10. Like the worst lo-fi songs, “I’m Just a Killer For Your Love” hides its lack of melody in the lo-fi aesthetic and assumes that that’ll be enough – it isn’t. Graham Coxon whips up an interesting guitar sound; George Starostin describes it as “a vacuum cleaner continuously getting turned on and then turned off.” Damon Albarn offers some super-serious singing followed by some super-annoying falsetto.

11. Whereas Parklife’s “Magic America” was incredibly sarcastic, “Look Inside America” is much more poignant, obvious from the moment Albarn opens the curtains and sings “Good morning!” … to “lethargy.” But I’m not too interested in the lyrics and “Look Inside America” wins it because of the other instrumentation: the strings in the chorus (probably synthesized) to the harp (though it could be Coxon playing with the guitar nut of an acoustic for all I know) interplaying with the electric guitar in the bridge.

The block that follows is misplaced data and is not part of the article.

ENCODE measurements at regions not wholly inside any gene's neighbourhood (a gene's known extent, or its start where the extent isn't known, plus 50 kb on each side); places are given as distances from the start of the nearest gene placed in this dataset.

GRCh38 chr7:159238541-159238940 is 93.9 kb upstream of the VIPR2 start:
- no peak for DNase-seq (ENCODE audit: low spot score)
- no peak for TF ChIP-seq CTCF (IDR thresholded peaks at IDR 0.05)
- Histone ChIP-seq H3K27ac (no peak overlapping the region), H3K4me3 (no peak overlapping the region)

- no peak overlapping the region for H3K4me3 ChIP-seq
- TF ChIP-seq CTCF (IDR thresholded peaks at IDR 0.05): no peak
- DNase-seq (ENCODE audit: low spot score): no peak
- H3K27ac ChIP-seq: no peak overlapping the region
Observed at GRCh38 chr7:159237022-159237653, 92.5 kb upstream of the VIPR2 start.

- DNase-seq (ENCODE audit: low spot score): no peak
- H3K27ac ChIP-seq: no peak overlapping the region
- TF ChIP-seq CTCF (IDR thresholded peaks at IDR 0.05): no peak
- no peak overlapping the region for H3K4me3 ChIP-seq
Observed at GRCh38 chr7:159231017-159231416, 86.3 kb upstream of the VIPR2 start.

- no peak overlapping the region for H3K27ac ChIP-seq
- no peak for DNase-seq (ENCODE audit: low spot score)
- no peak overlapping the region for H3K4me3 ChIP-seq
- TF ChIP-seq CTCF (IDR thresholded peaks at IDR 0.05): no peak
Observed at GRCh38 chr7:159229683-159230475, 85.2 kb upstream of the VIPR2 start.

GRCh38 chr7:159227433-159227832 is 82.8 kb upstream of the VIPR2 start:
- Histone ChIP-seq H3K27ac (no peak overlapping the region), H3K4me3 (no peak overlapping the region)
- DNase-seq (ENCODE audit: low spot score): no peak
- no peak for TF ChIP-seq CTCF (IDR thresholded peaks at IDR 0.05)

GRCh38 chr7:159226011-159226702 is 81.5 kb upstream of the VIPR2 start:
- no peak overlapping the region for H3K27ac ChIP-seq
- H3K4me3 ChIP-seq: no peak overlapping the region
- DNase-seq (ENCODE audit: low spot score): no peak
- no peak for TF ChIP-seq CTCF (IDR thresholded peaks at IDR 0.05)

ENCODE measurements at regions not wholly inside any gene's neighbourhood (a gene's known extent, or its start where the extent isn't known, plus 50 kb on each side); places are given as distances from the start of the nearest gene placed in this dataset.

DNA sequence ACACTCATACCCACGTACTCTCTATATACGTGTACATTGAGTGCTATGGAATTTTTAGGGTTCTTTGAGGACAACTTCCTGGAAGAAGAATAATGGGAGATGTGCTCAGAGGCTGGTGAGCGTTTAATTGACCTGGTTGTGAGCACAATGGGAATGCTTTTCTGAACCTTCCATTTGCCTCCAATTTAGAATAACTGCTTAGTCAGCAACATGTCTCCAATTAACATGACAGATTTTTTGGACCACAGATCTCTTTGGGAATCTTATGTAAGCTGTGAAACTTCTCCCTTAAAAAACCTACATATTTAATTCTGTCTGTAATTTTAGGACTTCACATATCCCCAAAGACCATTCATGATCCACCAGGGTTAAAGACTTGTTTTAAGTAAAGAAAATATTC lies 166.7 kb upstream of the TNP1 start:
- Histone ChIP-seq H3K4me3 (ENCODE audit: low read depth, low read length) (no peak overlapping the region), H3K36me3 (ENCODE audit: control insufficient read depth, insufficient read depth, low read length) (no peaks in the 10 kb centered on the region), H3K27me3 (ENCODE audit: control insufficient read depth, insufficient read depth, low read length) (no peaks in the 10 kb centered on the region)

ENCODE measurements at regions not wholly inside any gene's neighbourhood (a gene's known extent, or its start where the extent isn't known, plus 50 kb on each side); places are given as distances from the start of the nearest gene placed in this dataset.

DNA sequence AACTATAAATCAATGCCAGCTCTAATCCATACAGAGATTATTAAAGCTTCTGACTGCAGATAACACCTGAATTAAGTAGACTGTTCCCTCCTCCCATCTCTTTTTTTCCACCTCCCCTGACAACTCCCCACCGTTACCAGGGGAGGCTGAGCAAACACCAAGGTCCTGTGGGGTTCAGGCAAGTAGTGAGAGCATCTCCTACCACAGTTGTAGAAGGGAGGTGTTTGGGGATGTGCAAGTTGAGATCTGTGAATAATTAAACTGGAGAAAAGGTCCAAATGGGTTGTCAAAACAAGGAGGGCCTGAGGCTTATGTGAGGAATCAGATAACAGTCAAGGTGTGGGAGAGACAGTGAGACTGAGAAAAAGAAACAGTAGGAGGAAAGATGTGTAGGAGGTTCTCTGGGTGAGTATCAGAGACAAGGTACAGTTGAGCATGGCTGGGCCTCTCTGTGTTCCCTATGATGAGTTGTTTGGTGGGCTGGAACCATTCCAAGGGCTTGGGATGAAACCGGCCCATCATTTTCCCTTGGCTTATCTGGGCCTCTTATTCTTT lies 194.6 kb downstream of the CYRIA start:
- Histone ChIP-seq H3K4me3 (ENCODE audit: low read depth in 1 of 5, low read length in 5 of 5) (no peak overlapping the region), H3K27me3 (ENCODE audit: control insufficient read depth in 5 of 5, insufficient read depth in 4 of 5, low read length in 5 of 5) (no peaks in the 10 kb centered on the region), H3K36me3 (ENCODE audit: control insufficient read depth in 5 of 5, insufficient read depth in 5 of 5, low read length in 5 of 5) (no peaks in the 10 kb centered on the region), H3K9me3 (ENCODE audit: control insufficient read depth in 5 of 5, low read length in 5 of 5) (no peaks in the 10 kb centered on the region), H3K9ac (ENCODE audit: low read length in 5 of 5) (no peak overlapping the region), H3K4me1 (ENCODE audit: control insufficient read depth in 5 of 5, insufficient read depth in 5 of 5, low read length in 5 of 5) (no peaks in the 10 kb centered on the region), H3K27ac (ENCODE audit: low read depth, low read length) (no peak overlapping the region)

12. ”Strange News From Another Star” is a decent ballad with a melodic chorus, and like previously mentioned songs, it turns into something else in the coda. I’ll just say that the weakest link of the four members is drummer Dave Rowntree, who does nothing more than competence. In this case, I wish he offered more than just a solid beat – the coda sounds like it wants to go somewhere but it just stays in the same place.

13. ”Movin’ On” has good harmonies in the chorus (not quite in the same level as “Beetlebum” but definitely getting there) and a good solo. The coda this time feelsespecially tacked on and I wish I was listening to Steve Shelley bang those out instead of Rowntree. Oh, well.